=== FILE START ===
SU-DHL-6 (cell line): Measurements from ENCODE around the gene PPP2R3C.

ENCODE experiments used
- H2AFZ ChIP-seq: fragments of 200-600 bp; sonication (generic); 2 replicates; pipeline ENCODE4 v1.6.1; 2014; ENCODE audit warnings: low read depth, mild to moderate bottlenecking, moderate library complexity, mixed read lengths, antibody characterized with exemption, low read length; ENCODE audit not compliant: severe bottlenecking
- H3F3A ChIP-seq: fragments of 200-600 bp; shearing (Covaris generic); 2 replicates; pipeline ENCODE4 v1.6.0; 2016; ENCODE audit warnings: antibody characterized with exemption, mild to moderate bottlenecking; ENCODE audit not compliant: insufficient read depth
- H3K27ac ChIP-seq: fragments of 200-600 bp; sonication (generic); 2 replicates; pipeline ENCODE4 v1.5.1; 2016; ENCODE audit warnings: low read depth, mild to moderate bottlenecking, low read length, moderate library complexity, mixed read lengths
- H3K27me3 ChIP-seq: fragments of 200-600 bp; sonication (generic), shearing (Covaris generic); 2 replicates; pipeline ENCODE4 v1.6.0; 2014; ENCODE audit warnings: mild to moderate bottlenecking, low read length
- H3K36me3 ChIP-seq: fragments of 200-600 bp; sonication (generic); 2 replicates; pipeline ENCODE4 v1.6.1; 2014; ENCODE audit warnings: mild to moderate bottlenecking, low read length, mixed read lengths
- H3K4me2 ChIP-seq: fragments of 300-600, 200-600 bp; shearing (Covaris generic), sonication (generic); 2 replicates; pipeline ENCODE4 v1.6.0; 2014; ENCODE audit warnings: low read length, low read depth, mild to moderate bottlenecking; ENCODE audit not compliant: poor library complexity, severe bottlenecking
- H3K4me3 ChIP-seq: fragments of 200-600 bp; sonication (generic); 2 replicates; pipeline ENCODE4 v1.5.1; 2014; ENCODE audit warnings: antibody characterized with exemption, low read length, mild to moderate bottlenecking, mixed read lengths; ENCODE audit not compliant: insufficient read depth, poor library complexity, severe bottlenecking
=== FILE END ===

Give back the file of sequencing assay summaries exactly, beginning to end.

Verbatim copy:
SU-DHL-6 (cell line): Measurements from ENCODE around the gene PPP2R3C.

ENCODE experiments used
- H2AFZ ChIP-seq: fragments of 200-600 bp; sonication (generic); 2 replicates; pipeline ENCODE4 v1.6.1; 2014; ENCODE audit warnings: low read depth, mild to moderate bottlenecking, moderate library complexity, mixed read lengths, antibody characterized with exemption, low read length; ENCODE audit not compliant: severe bottlenecking
- H3F3A ChIP-seq: fragments of 200-600 bp; shearing (Covaris generic); 2 replicates; pipeline ENCODE4 v1.6.0; 2016; ENCODE audit warnings: antibody characterized with exemption, mild to moderate bottlenecking; ENCODE audit not compliant: insufficient read depth
- H3K27ac ChIP-seq: fragments of 200-600 bp; sonication (generic); 2 replicates; pipeline ENCODE4 v1.5.1; 2016; ENCODE audit warnings: low read depth, mild to moderate bottlenecking, low read length, moderate library complexity, mixed read lengths
- H3K27me3 ChIP-seq: fragments of 200-600 bp; sonication (generic), shearing (Covaris generic); 2 replicates; pipeline ENCODE4 v1.6.0; 2014; ENCODE audit warnings: mild to moderate bottlenecking, low read length
- H3K36me3 ChIP-seq: fragments of 200-600 bp; sonication (generic); 2 replicates; pipeline ENCODE4 v1.6.1; 2014; ENCODE audit warnings: mild to moderate bottlenecking, low read length, mixed read lengths
- H3K4me2 ChIP-seq: fragments of 300-600, 200-600 bp; shearing (Covaris generic), sonication (generic); 2 replicates; pipeline ENCODE4 v1.6.0; 2014; ENCODE audit warnings: low read length, low read depth, mild to moderate bottlenecking; ENCODE audit not compliant: poor library complexity, severe bottlenecking
- H3K4me3 ChIP-seq: fragments of 200-600 bp; sonication (generic); 2 replicates; pipeline ENCODE4 v1.5.1; 2014; ENCODE audit warnings: antibody characterized with exemption, low read length, mild to moderate bottlenecking, mixed read lengths; ENCODE audit not compliant: insufficient read depth, poor library complexity, severe bottlenecking